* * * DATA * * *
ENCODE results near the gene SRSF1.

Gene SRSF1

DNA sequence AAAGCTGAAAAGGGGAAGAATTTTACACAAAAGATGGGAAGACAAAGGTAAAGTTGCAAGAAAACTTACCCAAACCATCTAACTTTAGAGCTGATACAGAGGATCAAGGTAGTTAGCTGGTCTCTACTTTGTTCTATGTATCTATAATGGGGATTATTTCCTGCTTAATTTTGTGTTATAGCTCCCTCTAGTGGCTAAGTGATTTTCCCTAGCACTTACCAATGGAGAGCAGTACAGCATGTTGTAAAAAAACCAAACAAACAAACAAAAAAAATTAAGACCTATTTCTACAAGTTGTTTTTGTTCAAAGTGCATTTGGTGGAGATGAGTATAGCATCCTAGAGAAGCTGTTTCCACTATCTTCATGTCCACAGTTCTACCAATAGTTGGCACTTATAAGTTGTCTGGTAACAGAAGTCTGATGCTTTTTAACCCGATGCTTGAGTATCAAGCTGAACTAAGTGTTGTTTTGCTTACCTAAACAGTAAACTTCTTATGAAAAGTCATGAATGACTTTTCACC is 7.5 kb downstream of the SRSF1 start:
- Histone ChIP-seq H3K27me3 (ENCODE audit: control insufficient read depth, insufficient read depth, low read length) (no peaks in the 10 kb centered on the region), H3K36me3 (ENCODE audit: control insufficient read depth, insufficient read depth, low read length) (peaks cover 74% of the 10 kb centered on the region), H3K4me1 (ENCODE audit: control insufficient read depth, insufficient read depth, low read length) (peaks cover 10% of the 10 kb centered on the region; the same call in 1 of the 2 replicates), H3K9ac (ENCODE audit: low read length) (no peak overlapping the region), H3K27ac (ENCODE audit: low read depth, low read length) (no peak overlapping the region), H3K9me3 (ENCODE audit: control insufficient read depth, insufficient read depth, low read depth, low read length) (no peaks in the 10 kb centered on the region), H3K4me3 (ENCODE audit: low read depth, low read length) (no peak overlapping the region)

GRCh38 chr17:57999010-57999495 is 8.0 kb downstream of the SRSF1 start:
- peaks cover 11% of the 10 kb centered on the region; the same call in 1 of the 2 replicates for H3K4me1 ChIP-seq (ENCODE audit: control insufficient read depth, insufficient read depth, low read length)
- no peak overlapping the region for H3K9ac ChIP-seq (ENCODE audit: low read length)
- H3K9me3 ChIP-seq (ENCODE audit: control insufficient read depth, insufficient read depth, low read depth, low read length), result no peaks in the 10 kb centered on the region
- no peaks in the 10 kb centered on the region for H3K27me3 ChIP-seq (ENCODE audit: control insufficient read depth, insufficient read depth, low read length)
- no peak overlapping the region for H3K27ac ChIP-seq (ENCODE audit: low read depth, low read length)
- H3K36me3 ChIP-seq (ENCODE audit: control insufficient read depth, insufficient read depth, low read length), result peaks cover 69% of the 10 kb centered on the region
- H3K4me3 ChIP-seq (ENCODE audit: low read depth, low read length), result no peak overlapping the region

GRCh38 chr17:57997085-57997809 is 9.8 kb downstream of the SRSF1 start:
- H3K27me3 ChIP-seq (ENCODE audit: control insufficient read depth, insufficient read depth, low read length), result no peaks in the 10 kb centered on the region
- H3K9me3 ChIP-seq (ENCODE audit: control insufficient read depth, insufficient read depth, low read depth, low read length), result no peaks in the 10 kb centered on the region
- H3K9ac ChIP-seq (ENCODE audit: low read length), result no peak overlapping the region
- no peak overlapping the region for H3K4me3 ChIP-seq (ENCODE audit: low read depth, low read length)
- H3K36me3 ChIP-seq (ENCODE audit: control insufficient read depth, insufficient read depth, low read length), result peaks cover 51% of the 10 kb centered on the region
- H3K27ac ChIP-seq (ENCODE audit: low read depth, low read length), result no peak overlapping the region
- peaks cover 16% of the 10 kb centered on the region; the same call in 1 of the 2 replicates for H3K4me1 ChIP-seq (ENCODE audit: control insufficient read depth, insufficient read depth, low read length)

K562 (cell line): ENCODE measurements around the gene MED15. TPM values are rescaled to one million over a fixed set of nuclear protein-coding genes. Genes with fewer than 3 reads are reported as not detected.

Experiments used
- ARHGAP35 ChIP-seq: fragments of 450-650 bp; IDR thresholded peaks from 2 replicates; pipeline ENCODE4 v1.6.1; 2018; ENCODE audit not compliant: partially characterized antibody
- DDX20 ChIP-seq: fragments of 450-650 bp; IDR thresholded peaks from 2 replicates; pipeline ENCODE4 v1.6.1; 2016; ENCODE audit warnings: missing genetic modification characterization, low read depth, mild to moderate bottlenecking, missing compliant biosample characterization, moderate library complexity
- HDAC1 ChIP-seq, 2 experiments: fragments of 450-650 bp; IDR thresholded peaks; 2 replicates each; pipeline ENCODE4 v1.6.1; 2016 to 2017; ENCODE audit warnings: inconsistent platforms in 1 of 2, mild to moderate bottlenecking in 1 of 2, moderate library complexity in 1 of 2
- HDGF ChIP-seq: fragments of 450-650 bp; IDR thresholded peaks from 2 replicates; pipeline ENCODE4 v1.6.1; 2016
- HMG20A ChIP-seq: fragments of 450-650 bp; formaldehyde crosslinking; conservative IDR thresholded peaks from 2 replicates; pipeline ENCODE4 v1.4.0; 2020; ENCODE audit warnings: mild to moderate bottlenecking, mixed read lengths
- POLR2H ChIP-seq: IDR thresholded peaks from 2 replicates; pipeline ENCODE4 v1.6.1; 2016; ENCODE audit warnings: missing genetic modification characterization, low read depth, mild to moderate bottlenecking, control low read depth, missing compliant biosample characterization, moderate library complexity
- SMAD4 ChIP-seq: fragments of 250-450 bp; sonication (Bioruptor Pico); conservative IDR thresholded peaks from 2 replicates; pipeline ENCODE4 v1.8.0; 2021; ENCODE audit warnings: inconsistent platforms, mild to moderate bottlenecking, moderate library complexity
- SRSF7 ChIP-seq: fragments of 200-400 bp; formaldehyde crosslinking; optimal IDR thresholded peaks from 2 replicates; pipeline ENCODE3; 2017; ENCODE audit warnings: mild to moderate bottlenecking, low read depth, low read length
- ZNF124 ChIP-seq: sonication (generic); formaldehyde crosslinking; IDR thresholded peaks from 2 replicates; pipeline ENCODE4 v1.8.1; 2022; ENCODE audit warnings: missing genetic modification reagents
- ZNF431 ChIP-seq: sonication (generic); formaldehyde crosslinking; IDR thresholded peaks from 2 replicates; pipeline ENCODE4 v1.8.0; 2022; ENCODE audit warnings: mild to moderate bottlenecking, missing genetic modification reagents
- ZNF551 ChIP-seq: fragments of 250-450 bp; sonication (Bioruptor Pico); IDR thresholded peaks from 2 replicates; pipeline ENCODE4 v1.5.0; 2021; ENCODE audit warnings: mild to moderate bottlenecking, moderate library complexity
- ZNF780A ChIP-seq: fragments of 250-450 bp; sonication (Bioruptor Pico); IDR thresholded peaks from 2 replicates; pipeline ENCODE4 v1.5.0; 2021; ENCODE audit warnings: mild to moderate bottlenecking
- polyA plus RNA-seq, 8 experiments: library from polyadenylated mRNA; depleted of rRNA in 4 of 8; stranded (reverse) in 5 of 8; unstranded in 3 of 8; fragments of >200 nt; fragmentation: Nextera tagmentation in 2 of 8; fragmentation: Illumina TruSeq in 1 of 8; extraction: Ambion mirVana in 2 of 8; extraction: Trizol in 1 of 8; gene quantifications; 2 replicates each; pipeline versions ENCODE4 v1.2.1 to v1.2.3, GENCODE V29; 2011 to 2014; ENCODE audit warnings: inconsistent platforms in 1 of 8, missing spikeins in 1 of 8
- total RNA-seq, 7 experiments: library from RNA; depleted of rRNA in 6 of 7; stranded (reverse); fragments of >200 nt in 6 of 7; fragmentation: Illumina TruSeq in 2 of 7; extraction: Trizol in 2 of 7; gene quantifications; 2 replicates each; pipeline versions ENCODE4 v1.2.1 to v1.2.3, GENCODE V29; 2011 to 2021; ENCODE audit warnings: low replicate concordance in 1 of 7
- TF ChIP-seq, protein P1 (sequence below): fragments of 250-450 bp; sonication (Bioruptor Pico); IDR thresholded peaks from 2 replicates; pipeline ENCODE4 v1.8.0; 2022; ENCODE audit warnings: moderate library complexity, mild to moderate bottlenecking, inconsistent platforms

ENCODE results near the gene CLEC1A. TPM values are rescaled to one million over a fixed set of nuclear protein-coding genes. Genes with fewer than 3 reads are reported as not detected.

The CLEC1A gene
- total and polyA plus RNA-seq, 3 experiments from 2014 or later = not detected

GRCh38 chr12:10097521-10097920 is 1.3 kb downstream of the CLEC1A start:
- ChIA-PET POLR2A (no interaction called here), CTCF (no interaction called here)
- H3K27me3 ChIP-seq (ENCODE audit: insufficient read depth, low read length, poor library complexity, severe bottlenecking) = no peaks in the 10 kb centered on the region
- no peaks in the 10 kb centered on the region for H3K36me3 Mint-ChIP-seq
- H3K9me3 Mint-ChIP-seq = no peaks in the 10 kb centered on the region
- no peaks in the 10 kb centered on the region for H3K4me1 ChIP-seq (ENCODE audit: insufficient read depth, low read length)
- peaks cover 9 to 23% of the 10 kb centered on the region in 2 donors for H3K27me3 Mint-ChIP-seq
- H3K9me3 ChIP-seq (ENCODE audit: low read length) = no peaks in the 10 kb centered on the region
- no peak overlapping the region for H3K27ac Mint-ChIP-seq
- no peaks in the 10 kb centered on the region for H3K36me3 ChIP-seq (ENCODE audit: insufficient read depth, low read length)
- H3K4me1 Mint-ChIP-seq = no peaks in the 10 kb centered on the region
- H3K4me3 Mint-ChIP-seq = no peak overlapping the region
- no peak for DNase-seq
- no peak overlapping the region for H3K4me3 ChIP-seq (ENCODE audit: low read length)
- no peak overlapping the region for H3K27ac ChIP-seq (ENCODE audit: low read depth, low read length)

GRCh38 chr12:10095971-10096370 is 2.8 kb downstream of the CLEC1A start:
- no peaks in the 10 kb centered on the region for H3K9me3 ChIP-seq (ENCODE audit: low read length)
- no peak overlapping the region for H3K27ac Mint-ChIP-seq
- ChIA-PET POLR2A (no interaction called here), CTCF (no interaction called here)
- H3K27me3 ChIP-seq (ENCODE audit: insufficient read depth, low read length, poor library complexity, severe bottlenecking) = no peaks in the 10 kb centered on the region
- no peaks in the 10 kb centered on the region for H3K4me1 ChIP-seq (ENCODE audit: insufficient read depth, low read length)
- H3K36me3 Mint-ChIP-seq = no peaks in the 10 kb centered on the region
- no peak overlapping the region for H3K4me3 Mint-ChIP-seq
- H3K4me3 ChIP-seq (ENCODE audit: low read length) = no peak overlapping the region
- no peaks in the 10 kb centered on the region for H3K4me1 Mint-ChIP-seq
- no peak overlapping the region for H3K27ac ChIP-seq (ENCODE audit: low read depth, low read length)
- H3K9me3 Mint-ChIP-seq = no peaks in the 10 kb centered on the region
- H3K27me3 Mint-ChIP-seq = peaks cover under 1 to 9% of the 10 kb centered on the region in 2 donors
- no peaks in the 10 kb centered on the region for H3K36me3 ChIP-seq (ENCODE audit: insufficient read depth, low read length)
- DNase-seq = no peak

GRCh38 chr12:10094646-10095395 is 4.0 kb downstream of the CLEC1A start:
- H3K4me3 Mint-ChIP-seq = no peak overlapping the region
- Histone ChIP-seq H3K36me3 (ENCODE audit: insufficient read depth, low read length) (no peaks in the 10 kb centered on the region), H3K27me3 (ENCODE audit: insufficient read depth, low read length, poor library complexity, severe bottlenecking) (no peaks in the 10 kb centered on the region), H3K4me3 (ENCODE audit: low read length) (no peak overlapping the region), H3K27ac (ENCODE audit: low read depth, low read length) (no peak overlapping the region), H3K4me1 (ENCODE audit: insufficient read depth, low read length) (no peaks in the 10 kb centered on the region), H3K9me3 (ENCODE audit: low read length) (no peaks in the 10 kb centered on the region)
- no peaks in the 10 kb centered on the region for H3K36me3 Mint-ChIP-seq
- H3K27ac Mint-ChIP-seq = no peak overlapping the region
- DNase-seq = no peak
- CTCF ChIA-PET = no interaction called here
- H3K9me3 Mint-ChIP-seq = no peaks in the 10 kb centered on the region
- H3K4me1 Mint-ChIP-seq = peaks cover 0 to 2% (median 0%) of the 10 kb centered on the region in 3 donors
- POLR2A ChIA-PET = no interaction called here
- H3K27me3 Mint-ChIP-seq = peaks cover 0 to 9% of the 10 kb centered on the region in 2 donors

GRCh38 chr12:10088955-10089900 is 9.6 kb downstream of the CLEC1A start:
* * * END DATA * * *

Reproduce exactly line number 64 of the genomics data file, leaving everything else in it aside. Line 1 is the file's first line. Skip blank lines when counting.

- H3K4me3 ChIP-seq (ENCODE audit: low read length) = no peak overlapping the region